3. When we inevitably miscommunicate, how will you handle that?
Ideally, your agency should tell you that this is something normal, and they have enough experience to know how to buffer time and expenses for that.
This is also partly why professionally built software costs more.
They should also share with you that if the miscommunication results is a small rework, it’s all taken care of. However, if there is something that is truly a requirement that got changed along the way, then what they will do is to estimate the additional time and effort for that, and let you know about it.
Participate, participate, participate
On your side, as a client, you can also help — by participating early and frequently.
This doesn’t mean you need to spend an insane amount of time. But yes, it means you do need to spend some additional quality time.
Borrowing from Russian culture, what you should do is “trust but verify”. The agency’s team is (probably) far more experienced at building great software. Therefore, trusting them to leverage their expertise is a given.
However, you need to check in periodically, and ask the right questions.
It’s not difficult. Your goal is to behave like how your users would. You know your users best, so you’re the best person to play this role.
Put yourself in the shoes of your users, tell your software agency that is where you’re coming from, and then check in.
- Check on how your system is performing — is it fluid and responsive?
- Check on the user interface — is it clear and does it guide the user and give them confidence?
- Take a look from a distance — does everything come together nicely and cohesively?
And if anything doesn’t quite sit right, flag it out early.
Why flagging things out early is really important
The earlier you flag things out, the more willing your agency will be to change or fix it.
Let me illustrate with an example.
Suppose you’re building your e-commerce ordering system that your customers will use, and you want a feature that “helps to limit the number of a specific item that each of your customers can pre-order”.
Your agency understood this as:
Make sure that 1 customer can only pre-order 5 pieces of product X.
But what you really meant is:
Make sure that 1 customer can only pre-order 5 pieces of product X at a time (i.e. if they place multiple orders, for your business, that’s okay!)
If you realize early that the feature that was built isn’t quite what you want, and let your agency know, they’ll probably quickly and quite willingly change it.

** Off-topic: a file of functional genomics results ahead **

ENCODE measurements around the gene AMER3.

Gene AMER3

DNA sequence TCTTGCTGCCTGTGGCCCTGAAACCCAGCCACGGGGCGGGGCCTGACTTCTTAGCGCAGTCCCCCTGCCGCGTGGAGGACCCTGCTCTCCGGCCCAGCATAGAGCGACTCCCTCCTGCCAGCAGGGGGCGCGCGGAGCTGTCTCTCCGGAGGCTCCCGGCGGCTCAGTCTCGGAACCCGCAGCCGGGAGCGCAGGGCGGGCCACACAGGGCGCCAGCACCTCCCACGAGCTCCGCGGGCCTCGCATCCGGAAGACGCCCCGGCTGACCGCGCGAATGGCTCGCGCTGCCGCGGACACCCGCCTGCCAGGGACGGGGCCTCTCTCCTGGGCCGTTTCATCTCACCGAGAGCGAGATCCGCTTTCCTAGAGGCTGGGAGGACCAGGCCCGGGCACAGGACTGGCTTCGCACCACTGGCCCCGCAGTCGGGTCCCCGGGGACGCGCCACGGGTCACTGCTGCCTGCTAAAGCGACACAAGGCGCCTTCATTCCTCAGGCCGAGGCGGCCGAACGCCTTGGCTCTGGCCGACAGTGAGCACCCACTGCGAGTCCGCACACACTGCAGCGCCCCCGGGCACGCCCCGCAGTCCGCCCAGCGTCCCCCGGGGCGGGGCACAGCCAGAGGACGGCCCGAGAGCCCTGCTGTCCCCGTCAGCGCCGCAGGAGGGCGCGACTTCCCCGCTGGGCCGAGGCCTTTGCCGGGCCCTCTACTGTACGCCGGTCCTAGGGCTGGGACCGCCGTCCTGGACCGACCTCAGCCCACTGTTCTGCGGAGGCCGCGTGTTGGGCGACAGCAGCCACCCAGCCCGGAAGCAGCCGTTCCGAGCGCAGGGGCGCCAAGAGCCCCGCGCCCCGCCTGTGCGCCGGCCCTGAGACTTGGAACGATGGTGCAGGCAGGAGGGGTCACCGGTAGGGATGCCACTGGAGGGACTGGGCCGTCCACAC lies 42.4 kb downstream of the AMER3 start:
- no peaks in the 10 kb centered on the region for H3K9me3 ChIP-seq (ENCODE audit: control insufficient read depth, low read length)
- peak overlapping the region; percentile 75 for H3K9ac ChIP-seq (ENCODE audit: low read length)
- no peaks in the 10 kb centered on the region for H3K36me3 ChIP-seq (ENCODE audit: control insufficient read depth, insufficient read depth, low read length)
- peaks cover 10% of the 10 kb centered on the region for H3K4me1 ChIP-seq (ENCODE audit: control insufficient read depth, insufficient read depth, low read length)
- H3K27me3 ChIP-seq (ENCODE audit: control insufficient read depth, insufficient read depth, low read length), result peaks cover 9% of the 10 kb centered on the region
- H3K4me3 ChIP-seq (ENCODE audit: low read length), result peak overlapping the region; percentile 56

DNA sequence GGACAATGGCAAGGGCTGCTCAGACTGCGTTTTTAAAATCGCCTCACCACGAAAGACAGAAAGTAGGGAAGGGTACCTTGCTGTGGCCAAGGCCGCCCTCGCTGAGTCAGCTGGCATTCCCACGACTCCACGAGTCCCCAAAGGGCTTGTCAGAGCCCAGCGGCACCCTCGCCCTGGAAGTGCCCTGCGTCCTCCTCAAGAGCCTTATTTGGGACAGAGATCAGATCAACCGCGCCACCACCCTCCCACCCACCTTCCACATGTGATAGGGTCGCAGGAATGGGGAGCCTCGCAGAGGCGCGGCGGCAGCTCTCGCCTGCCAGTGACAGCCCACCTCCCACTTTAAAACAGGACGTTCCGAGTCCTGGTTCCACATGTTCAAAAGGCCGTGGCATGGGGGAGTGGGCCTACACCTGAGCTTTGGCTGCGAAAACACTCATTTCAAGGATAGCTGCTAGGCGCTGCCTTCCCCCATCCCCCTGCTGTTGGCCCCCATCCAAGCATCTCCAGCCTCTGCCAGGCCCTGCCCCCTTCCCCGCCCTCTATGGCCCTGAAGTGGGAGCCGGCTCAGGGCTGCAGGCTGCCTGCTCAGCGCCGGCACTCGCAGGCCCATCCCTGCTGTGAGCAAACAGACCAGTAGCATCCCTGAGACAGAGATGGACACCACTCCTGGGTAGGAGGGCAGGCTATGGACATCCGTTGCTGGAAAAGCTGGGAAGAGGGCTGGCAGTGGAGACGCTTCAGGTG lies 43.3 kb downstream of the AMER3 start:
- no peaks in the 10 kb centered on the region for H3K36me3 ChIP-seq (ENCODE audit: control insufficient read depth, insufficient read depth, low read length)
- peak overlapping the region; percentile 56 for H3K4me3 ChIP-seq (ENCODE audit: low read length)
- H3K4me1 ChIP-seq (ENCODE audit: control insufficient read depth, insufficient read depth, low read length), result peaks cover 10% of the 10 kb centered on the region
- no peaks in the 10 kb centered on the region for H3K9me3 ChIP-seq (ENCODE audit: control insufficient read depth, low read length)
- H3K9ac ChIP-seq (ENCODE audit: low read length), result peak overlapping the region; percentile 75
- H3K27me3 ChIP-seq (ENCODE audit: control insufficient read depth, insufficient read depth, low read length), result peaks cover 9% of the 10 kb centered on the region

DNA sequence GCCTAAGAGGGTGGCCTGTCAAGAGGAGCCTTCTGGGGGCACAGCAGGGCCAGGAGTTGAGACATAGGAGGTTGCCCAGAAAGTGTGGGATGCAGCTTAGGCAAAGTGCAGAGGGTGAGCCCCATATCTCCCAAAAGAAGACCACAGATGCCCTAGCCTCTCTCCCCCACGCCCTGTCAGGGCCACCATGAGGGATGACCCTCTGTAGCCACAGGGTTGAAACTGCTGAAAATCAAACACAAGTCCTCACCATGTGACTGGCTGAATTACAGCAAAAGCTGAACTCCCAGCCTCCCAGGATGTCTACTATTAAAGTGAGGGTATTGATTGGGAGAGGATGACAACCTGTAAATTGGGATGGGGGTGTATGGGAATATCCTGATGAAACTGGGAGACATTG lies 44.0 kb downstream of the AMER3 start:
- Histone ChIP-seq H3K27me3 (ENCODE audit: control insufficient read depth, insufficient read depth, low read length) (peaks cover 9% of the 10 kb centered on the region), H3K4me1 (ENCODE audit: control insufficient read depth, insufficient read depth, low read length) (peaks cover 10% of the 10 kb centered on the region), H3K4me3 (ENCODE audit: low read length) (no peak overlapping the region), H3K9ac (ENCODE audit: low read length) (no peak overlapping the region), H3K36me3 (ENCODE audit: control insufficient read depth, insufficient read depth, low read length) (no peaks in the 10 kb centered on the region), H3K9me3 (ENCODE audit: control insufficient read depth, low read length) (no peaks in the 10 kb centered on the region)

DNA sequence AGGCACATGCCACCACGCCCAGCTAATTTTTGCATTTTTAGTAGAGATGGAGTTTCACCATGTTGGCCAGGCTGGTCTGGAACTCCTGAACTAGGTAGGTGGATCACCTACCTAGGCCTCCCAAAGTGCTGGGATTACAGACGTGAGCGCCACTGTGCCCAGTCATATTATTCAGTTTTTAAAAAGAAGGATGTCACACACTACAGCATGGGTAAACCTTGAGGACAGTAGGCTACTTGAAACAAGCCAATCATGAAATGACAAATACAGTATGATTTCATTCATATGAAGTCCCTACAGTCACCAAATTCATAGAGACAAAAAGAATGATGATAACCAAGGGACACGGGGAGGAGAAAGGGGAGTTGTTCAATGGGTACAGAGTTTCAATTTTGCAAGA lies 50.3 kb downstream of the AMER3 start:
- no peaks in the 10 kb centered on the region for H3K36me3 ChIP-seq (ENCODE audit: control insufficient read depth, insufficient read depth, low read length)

But if you raise it towards the end of the project, that might not be the case anymore.
Here’s why, from least to most significant:
- They appreciate you raising the issue early.
- The nuances of the feature is still fresh in the team’s mind, and changing it is way faster.
- Other parts of the system have not been built on top of it.
- Fewer automated tests have been written for it.
- The feature has likely not yet gone through days of (human) testing, which would be tossed out of the window when the feature is changed.
The last 3 points are very significant.
If other parts of the system have been built on top of a feature that needs to be changed, those other parts will also need to be changed.
And everything that is changed, will have to be re-reviewed, and re-tested.
That can amount to days, if not weeks of work.
If the agency charges you for it as a “change request”, even if you agree to it, it costs you more. Not to mention the frustration of “they didn’t get me right in the first place and now I have to pay for it?”. Totally understandable.
And, if the agency makes the change for you without charging you, the frustration now transfers to them. “Why couldn’t the client have been clearer from the beginning? This totally changes things!” They’re not getting paid, but have to spend days or weeks of extra time.
Either situation is not a good one. But the fact is, these things will happen.
In our experience, checking in early and often reduces things like this a whole lot.
In fact, doing this well can mean the difference between a successful, on-time product, and one that isn’t.